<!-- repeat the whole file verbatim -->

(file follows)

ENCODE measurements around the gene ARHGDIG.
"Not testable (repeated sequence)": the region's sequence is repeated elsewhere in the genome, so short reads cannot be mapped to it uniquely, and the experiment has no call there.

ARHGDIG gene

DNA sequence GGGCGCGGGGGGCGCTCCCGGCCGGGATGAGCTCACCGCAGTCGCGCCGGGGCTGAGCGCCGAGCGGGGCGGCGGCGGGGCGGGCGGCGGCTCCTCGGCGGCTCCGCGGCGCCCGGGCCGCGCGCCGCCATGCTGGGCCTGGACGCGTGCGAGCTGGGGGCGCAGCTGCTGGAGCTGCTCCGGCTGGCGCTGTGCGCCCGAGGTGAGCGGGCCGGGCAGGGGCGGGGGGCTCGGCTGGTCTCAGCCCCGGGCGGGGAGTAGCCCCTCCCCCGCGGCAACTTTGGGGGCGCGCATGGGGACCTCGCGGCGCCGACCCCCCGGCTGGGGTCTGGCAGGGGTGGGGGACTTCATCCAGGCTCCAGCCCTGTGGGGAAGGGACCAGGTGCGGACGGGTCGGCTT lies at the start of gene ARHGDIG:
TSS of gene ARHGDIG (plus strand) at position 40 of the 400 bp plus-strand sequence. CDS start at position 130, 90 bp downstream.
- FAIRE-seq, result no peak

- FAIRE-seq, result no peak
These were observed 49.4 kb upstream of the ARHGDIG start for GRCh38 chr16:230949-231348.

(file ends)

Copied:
ENCODE measurements around the gene ARHGDIG.
"Not testable (repeated sequence)": the region's sequence is repeated elsewhere in the genome, so short reads cannot be mapped to it uniquely, and the experiment has no call there.

ARHGDIG gene

DNA sequence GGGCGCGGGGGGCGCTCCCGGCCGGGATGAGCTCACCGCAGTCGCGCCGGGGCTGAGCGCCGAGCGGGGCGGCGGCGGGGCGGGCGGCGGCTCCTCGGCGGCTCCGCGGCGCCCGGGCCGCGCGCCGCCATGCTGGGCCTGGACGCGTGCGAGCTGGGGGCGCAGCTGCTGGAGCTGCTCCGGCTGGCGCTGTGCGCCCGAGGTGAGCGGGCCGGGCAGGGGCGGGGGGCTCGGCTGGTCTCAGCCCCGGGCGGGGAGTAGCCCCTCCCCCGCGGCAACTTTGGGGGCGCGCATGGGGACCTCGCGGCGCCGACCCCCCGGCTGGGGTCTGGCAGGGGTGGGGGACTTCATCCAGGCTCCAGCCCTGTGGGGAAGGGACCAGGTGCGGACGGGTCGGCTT lies at the start of gene ARHGDIG:
TSS of gene ARHGDIG (plus strand) at position 40 of the 400 bp plus-strand sequence. CDS start at position 130, 90 bp downstream.
- FAIRE-seq, result no peak

- FAIRE-seq, result no peak
These were observed 49.4 kb upstream of the ARHGDIG start for GRCh38 chr16:230949-231348.